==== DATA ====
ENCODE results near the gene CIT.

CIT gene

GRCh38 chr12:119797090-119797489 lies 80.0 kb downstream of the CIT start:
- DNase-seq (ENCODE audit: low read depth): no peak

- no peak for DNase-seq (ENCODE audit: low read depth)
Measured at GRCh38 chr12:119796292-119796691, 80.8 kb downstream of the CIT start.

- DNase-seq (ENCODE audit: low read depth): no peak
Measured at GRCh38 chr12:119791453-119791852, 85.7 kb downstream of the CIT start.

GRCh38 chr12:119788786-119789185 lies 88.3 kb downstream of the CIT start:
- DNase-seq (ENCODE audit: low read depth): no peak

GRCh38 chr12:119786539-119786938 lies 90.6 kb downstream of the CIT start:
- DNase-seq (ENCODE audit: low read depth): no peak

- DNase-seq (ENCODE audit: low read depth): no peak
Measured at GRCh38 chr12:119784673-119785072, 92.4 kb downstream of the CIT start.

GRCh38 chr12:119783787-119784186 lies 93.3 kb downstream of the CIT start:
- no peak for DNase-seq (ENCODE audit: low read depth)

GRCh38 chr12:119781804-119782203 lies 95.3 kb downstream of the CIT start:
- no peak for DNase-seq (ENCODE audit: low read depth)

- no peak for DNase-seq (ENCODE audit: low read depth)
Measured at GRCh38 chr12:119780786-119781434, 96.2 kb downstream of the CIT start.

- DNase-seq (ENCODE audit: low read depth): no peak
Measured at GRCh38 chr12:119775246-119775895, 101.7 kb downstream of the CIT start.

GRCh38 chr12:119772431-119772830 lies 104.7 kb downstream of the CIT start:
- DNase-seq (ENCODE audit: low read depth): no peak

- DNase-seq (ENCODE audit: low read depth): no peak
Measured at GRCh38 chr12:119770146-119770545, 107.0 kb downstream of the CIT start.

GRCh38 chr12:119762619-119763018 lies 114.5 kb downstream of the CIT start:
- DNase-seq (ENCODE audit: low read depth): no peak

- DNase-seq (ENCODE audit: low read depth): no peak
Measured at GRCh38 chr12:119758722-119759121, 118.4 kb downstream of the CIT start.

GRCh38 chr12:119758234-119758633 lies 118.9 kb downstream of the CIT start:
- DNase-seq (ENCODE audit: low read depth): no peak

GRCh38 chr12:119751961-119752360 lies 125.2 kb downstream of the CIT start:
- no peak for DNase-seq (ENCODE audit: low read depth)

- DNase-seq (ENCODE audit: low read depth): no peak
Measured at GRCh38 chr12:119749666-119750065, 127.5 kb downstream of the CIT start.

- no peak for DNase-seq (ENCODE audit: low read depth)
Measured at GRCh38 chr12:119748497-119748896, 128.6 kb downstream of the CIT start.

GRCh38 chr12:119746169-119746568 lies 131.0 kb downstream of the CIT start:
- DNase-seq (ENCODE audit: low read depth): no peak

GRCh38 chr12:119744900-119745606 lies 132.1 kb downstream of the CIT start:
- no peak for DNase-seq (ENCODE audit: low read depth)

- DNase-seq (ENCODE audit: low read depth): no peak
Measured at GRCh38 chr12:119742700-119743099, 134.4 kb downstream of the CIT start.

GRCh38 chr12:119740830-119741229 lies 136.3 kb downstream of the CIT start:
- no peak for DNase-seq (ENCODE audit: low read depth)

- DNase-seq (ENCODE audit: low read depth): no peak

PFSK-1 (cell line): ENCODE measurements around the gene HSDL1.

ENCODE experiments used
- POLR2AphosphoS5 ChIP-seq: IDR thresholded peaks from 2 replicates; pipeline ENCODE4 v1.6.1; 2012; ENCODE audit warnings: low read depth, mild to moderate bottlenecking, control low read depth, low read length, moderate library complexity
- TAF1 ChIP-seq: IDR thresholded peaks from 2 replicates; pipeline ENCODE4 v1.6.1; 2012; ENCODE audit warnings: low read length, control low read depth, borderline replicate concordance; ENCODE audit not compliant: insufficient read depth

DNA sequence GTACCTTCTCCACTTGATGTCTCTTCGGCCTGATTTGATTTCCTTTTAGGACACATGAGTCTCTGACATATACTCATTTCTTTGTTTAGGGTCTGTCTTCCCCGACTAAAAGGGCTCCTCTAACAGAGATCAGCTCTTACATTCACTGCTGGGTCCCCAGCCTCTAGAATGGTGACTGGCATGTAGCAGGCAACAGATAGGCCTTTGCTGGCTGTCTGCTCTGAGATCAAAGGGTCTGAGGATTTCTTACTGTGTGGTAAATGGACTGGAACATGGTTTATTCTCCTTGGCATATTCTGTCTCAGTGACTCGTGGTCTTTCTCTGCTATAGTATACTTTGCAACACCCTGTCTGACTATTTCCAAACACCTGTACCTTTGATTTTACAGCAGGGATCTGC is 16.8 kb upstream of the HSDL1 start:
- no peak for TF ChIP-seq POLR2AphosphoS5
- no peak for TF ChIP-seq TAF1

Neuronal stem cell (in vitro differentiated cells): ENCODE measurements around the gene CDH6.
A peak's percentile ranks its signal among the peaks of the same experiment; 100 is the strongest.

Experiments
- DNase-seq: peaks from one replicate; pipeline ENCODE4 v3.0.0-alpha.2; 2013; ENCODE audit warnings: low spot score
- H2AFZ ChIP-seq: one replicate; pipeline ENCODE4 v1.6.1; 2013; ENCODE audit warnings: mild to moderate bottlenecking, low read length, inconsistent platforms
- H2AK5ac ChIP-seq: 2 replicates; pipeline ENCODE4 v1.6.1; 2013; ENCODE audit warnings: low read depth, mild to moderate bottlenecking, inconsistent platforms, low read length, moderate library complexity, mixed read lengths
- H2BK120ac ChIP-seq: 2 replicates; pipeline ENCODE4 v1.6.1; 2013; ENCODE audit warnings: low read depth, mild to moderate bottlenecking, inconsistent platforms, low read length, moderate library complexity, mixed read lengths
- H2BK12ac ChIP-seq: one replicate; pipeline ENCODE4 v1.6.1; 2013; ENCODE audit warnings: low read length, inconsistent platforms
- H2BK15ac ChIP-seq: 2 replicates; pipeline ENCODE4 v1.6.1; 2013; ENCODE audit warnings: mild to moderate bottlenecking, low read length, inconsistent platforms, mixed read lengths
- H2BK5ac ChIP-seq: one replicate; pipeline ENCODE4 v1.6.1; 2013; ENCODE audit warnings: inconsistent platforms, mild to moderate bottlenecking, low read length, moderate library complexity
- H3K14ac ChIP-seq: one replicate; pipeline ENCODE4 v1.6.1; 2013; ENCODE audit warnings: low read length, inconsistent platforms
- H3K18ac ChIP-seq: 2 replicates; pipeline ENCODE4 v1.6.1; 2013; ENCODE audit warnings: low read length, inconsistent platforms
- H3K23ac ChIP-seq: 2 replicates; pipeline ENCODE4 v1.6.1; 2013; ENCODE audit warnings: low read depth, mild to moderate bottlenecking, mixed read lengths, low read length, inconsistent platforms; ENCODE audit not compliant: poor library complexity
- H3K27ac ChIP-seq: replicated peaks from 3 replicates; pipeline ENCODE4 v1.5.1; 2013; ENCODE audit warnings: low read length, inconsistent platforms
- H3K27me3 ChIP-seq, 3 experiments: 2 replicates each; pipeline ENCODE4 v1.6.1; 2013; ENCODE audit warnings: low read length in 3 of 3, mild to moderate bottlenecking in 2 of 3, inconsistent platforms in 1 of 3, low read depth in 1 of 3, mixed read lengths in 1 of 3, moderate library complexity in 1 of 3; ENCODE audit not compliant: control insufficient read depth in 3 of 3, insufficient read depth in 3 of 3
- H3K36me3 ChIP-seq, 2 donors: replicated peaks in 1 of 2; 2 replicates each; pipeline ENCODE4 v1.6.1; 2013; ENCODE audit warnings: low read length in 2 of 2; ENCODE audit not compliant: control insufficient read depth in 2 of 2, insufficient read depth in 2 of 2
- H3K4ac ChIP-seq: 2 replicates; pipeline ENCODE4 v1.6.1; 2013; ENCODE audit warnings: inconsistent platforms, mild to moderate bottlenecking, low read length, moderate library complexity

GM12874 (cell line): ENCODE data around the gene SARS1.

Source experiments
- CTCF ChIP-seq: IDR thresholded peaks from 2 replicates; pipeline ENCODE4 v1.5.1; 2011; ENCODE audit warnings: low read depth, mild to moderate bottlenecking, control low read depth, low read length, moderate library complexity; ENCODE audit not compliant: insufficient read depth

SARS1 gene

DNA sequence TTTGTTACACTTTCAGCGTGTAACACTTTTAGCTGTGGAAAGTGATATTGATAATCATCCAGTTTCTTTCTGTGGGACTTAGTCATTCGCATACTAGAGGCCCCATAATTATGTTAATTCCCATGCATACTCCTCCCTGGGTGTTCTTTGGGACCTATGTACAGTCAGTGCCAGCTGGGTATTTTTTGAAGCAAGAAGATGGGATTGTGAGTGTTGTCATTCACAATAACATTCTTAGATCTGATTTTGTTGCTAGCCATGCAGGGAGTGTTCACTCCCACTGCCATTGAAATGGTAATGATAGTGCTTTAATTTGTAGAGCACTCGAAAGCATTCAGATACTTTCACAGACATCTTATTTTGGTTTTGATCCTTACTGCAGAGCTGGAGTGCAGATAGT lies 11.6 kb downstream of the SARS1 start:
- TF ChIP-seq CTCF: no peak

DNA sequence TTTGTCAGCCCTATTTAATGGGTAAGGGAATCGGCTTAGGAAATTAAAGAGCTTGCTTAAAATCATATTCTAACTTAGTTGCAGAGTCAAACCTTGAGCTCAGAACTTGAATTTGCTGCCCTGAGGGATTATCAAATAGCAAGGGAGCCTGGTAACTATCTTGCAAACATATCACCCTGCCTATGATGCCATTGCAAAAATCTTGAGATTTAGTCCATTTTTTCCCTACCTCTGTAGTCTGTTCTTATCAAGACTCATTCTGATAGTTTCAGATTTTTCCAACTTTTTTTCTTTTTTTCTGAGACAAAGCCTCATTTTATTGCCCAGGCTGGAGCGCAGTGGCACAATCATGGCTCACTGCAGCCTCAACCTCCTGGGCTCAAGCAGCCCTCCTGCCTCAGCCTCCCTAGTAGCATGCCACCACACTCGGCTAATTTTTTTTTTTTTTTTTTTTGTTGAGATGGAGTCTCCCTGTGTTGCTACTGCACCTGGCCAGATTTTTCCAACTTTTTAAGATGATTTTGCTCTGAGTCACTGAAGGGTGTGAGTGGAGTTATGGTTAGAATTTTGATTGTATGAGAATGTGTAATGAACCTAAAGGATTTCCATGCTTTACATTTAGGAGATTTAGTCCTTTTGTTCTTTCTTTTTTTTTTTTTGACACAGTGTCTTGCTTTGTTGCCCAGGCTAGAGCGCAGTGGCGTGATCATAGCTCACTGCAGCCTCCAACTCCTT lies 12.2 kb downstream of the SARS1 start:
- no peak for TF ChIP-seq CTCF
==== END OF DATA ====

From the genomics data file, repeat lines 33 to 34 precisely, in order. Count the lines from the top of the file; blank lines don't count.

GRCh38 chr12:119751961-119752360 lies 125.2 kb downstream of the CIT start:
- no peak for DNase-seq (ENCODE audit: low read depth)